Stayed at a very good B/B in Kenmare only let down by our hostess’s recommendation of a good place for music. “You”ll get a great meal in Davitts,” she said, “Then cross the road to Crowley’s pub for some great music.
As it happened there was great music in the restaurant. A fiddler and guitarist kept us entertained while we ate and then, as recommended, we crossed the road to the dingy recesses of Crowleys pub. Dingy recesses are fine, and the Murphy’s was so good even Hamish managed to down a half pint, but the live music was not what we expected.
We were looking for some authentic traditional music, what we got was four Essex accents with guitars pretending they were traditional singers. We left as they strangled Roger Miller’s King of the Road. Trailers for sale or rent, my arse…
Shortly after 9am, the real Kings of the Road left Kenmare, Hamish leading. First mistake. He missed the Killarney road and we ended up immediately climbing a big hill. This, as it happened, was to be our day of big hills.
We eventually found the right road and it immediately began climbing, higher and higher until we were amongst mountains. This was the infamous Moll’s Gap, the high pass on the Ring of Kerry, and it was quite beautiful. We had great views of Carrantoohill and Tomies Mountain, with the Gap of Dunloe in between and, as a real bonus, the sun was shining.
A magnificent descent took us down by the lakes of Killarney, down by the horse shit of the jaunting cars at Muckross and into the fleshpots of Killarney. It was time for a coffee.
We found what looked like an ideal cafe, with seats and a table outside where we could keep an eye on our bikes. We had just ordered two coffees and two fruit scones and I was just about to sink my teeth into the jam covered cream laden scone when a guy came up to us and proceeded to blether for about 45 mins. He was in his late sixties and had a ponytail. All right, I’ m maybe slightly biased against older men with enough hair to wear it in a ponytail but this guy was a bore. He kept asking me about places I had been and he had apparently always been somewhere better, bigger or higher, and always on his bike. He had cycled the highest road in the world, the coldest road in the world and, oh yes, he had met the Dalai Lama!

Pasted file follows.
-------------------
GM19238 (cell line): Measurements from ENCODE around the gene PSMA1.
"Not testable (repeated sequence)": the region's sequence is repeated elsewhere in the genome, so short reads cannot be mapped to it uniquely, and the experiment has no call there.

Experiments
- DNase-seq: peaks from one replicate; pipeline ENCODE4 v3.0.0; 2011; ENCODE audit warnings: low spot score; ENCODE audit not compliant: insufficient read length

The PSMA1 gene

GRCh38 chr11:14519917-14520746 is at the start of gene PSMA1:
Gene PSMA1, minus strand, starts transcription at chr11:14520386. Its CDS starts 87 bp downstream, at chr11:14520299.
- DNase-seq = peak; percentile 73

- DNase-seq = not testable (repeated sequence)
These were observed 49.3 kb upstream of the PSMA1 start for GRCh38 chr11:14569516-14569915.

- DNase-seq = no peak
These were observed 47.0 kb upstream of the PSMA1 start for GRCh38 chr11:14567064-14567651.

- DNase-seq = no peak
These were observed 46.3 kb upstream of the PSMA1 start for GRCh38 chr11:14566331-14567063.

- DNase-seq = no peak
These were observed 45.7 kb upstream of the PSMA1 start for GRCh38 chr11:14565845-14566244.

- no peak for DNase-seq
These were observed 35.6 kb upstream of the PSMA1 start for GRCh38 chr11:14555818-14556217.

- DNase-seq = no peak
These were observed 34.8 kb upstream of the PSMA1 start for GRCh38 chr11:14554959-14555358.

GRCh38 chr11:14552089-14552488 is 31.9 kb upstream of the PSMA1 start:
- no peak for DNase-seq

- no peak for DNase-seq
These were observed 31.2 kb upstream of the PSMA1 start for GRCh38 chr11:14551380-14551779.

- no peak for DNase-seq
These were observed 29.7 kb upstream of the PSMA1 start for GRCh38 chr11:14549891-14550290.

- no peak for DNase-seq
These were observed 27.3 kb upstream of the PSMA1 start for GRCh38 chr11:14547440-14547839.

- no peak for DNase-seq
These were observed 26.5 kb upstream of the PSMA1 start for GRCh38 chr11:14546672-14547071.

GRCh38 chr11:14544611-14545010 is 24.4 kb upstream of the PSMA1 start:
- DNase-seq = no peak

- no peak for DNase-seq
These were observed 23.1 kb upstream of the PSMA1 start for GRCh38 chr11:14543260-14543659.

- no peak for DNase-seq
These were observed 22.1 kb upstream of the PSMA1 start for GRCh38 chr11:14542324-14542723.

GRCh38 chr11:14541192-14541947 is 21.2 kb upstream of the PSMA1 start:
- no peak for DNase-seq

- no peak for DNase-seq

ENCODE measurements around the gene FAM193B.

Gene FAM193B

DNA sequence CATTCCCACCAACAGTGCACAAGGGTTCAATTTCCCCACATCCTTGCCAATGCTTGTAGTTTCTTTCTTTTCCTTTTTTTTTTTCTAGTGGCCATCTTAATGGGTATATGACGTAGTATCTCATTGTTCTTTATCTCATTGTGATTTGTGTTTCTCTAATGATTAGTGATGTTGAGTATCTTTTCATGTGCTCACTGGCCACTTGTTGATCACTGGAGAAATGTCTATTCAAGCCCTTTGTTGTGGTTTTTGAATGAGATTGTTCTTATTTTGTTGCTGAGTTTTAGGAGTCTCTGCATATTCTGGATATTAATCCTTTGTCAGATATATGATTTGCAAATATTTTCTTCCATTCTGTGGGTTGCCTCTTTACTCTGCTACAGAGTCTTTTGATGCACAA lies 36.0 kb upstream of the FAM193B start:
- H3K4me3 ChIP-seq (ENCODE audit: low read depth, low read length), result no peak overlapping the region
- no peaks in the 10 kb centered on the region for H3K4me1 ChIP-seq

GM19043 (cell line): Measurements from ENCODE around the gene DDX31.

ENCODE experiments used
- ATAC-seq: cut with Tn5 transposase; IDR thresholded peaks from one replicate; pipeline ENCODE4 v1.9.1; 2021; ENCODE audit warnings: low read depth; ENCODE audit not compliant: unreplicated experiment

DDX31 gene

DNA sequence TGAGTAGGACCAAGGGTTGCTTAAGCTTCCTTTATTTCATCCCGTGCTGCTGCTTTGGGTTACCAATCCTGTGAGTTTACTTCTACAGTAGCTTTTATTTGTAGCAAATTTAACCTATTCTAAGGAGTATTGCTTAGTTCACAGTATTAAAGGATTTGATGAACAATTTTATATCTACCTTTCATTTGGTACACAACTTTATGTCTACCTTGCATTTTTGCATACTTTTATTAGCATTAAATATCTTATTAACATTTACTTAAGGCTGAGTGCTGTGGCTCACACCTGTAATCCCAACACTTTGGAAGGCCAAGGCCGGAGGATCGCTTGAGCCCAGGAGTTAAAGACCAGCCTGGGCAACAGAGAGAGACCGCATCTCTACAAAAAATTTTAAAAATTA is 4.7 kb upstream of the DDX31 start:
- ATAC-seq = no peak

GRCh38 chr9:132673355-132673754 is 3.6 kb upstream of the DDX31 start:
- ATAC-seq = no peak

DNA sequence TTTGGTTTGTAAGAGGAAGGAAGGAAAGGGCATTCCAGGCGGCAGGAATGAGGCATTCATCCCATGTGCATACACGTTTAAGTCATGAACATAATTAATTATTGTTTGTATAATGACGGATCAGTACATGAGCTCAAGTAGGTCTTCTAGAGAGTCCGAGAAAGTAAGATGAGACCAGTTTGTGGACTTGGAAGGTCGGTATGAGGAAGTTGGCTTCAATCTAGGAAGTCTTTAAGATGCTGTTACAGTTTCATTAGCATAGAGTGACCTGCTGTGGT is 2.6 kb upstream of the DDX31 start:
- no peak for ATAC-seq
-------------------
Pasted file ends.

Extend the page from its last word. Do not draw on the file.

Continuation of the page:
We coudln’t get away from this guy and when the opportunity did arise we rushed off in such a hurry I left my specs behind. At least that’s my excuse.
We stopped some miles out of Killarney to check the map and that’s when I noticed my specs were missing. I have to confessnthis is becoming something of a habit. I put my sunglasses down somewhere on Day 1 and cycled off without them. Hamish has suggested I tie them round my neck with a bit of string.
Fortunately the next village had a pharmacy and sold reading specs. I bought two pairs, just in case…
In a town called Castleisland we asked about the road to Listowel, where we planned to stop for the night. The chap we spoke to advised us to follow the main road to Tralee and then Listowel but we reckoned that might add a few miles to the day’s tally. We wanted to take a direct route that we saw on the map. The guy looked at us, smiled, and said we didn’t really want to take that road. “I live up there,” he said,”and I drive my truck up that road. Sometimes it doesn’t make it. It’s steep, very steep.”
We had just ridden the famed Healy’s Pass over the Caha mountains, and earlier in the day Moll’s Gap – we were pretty sure we could manage another hill or two…
Later on we asked someone else and he looked at us as if to say, “You don’t want to go that way – that’s the High Road!”
But we did, and off we went, and it didn’t take long before we saw what they were talking about. A brute of an incline turned a bend, then went on and on, and on… At one point I decided I’d be faster pushing the bike, and I was, but Hamish heroically pedalled all the way up.
Two miles later we reached the crossroads at the top of the hill and we stood for a few moments, pale- faced, shaking and groaning quietly. We were too knackered to even contemplate the view back to MacGillicuddy’s Reeks.
Little did we know that was only the first of a series of steep hills in the next 10 miles, the most undulating 10 miles I’ve cycled in years. But we made it, not only that but we made it in some style. As we approached Listowell we noticed gathering storm clouds of biblical proportions, and not being very keen on being rained on by frogs or even cats and dogs we went hell for leather. We found a B/B just as the heavens opened.
That was a few hours ago. Since then we’ve showered, napped, and had a delightful meal in a Chinese restaurant. So, now bellyfull of rice and noodles and prawn crackers we are resting in preparation for tomorrows epic – across the Shannon and into County Clare, home of Irish traditional music, the Burren and the matchmaker of Lisdoonvarna.